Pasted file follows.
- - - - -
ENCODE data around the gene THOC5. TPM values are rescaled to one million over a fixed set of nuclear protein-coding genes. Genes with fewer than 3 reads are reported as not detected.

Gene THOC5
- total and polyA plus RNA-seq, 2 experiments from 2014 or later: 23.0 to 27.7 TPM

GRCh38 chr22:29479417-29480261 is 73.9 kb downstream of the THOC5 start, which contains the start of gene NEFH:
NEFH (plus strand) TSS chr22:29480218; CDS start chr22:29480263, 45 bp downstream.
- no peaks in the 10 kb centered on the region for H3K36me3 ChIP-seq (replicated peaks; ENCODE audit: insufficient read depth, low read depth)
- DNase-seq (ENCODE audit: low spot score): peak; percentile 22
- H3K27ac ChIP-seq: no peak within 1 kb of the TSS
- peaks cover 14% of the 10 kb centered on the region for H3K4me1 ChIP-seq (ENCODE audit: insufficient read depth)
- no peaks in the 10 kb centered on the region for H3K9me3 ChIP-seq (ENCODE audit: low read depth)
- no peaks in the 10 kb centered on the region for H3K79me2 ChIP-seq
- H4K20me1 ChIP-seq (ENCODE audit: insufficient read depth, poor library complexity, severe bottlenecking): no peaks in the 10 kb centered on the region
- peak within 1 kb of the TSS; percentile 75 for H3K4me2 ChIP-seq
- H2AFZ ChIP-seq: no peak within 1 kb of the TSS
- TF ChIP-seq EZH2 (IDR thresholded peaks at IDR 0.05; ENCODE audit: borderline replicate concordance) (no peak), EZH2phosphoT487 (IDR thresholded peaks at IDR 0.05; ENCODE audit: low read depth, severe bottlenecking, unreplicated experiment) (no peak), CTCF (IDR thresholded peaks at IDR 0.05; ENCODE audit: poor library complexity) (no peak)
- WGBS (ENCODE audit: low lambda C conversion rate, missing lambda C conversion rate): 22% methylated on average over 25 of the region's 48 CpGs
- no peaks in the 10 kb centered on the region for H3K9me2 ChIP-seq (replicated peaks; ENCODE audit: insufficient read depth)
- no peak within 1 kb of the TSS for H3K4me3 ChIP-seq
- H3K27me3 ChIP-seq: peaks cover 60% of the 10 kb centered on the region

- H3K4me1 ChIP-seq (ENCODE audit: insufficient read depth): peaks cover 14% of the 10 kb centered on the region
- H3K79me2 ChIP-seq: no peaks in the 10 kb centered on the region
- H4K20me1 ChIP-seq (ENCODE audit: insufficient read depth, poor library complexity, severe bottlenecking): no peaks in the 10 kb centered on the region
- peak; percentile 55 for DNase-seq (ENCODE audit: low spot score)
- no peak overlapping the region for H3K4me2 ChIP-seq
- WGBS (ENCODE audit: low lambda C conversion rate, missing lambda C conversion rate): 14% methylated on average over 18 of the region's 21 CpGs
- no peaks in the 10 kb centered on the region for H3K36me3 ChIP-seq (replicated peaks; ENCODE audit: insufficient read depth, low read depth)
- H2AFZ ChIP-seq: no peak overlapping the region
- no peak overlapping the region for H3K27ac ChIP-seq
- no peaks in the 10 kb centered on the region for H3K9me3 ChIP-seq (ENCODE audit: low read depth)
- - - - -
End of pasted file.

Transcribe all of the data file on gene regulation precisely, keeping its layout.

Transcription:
ENCODE data around the gene THOC5. TPM values are rescaled to one million over a fixed set of nuclear protein-coding genes. Genes with fewer than 3 reads are reported as not detected.

Gene THOC5
- total and polyA plus RNA-seq, 2 experiments from 2014 or later: 23.0 to 27.7 TPM

GRCh38 chr22:29479417-29480261 is 73.9 kb downstream of the THOC5 start, which contains the start of gene NEFH:
NEFH (plus strand) TSS chr22:29480218; CDS start chr22:29480263, 45 bp downstream.
- no peaks in the 10 kb centered on the region for H3K36me3 ChIP-seq (replicated peaks; ENCODE audit: insufficient read depth, low read depth)
- DNase-seq (ENCODE audit: low spot score): peak; percentile 22
- H3K27ac ChIP-seq: no peak within 1 kb of the TSS
- peaks cover 14% of the 10 kb centered on the region for H3K4me1 ChIP-seq (ENCODE audit: insufficient read depth)
- no peaks in the 10 kb centered on the region for H3K9me3 ChIP-seq (ENCODE audit: low read depth)
- no peaks in the 10 kb centered on the region for H3K79me2 ChIP-seq
- H4K20me1 ChIP-seq (ENCODE audit: insufficient read depth, poor library complexity, severe bottlenecking): no peaks in the 10 kb centered on the region
- peak within 1 kb of the TSS; percentile 75 for H3K4me2 ChIP-seq
- H2AFZ ChIP-seq: no peak within 1 kb of the TSS
- TF ChIP-seq EZH2 (IDR thresholded peaks at IDR 0.05; ENCODE audit: borderline replicate concordance) (no peak), EZH2phosphoT487 (IDR thresholded peaks at IDR 0.05; ENCODE audit: low read depth, severe bottlenecking, unreplicated experiment) (no peak), CTCF (IDR thresholded peaks at IDR 0.05; ENCODE audit: poor library complexity) (no peak)
- WGBS (ENCODE audit: low lambda C conversion rate, missing lambda C conversion rate): 22% methylated on average over 25 of the region's 48 CpGs
- no peaks in the 10 kb centered on the region for H3K9me2 ChIP-seq (replicated peaks; ENCODE audit: insufficient read depth)
- no peak within 1 kb of the TSS for H3K4me3 ChIP-seq
- H3K27me3 ChIP-seq: peaks cover 60% of the 10 kb centered on the region

- H3K4me1 ChIP-seq (ENCODE audit: insufficient read depth): peaks cover 14% of the 10 kb centered on the region
- H3K79me2 ChIP-seq: no peaks in the 10 kb centered on the region
- H4K20me1 ChIP-seq (ENCODE audit: insufficient read depth, poor library complexity, severe bottlenecking): no peaks in the 10 kb centered on the region
- peak; percentile 55 for DNase-seq (ENCODE audit: low spot score)
- no peak overlapping the region for H3K4me2 ChIP-seq
- WGBS (ENCODE audit: low lambda C conversion rate, missing lambda C conversion rate): 14% methylated on average over 18 of the region's 21 CpGs
- no peaks in the 10 kb centered on the region for H3K36me3 ChIP-seq (replicated peaks; ENCODE audit: insufficient read depth, low read depth)
- H2AFZ ChIP-seq: no peak overlapping the region
- no peak overlapping the region for H3K27ac ChIP-seq
- no peaks in the 10 kb centered on the region for H3K9me3 ChIP-seq (ENCODE audit: low read depth)